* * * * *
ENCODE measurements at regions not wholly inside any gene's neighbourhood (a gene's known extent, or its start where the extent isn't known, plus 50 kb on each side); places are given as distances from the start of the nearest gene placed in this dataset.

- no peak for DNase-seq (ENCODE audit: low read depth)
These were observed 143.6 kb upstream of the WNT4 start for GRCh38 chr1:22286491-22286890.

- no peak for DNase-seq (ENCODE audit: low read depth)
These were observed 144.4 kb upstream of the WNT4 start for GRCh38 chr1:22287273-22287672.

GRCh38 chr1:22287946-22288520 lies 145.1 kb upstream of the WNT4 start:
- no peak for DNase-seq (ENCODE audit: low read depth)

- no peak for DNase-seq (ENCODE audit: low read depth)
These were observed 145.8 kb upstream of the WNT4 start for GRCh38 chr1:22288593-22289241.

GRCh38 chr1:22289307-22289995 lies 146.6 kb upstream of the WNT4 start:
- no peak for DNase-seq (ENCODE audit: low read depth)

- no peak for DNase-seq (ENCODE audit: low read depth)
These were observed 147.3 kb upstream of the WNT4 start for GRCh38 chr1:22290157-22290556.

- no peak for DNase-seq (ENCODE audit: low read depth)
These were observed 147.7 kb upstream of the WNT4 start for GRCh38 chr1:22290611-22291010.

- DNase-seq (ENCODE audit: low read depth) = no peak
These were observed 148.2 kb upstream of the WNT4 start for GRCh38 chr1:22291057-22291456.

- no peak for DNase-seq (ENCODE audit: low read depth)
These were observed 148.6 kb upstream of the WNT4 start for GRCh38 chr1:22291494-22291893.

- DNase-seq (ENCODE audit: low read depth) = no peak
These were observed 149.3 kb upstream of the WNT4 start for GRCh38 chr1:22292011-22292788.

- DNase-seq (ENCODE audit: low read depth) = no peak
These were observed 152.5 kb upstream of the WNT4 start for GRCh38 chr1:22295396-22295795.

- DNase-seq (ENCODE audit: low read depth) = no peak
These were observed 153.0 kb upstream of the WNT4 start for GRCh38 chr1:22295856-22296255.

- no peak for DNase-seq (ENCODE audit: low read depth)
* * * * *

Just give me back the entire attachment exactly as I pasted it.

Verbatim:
ENCODE measurements at regions not wholly inside any gene's neighbourhood (a gene's known extent, or its start where the extent isn't known, plus 50 kb on each side); places are given as distances from the start of the nearest gene placed in this dataset.

- no peak for DNase-seq (ENCODE audit: low read depth)
These were observed 143.6 kb upstream of the WNT4 start for GRCh38 chr1:22286491-22286890.

- no peak for DNase-seq (ENCODE audit: low read depth)
These were observed 144.4 kb upstream of the WNT4 start for GRCh38 chr1:22287273-22287672.

GRCh38 chr1:22287946-22288520 lies 145.1 kb upstream of the WNT4 start:
- no peak for DNase-seq (ENCODE audit: low read depth)

- no peak for DNase-seq (ENCODE audit: low read depth)
These were observed 145.8 kb upstream of the WNT4 start for GRCh38 chr1:22288593-22289241.

GRCh38 chr1:22289307-22289995 lies 146.6 kb upstream of the WNT4 start:
- no peak for DNase-seq (ENCODE audit: low read depth)

- no peak for DNase-seq (ENCODE audit: low read depth)
These were observed 147.3 kb upstream of the WNT4 start for GRCh38 chr1:22290157-22290556.

- no peak for DNase-seq (ENCODE audit: low read depth)
These were observed 147.7 kb upstream of the WNT4 start for GRCh38 chr1:22290611-22291010.

- DNase-seq (ENCODE audit: low read depth) = no peak
These were observed 148.2 kb upstream of the WNT4 start for GRCh38 chr1:22291057-22291456.

- no peak for DNase-seq (ENCODE audit: low read depth)
These were observed 148.6 kb upstream of the WNT4 start for GRCh38 chr1:22291494-22291893.

- DNase-seq (ENCODE audit: low read depth) = no peak
These were observed 149.3 kb upstream of the WNT4 start for GRCh38 chr1:22292011-22292788.

- DNase-seq (ENCODE audit: low read depth) = no peak
These were observed 152.5 kb upstream of the WNT4 start for GRCh38 chr1:22295396-22295795.

- DNase-seq (ENCODE audit: low read depth) = no peak
These were observed 153.0 kb upstream of the WNT4 start for GRCh38 chr1:22295856-22296255.

- no peak for DNase-seq (ENCODE audit: low read depth)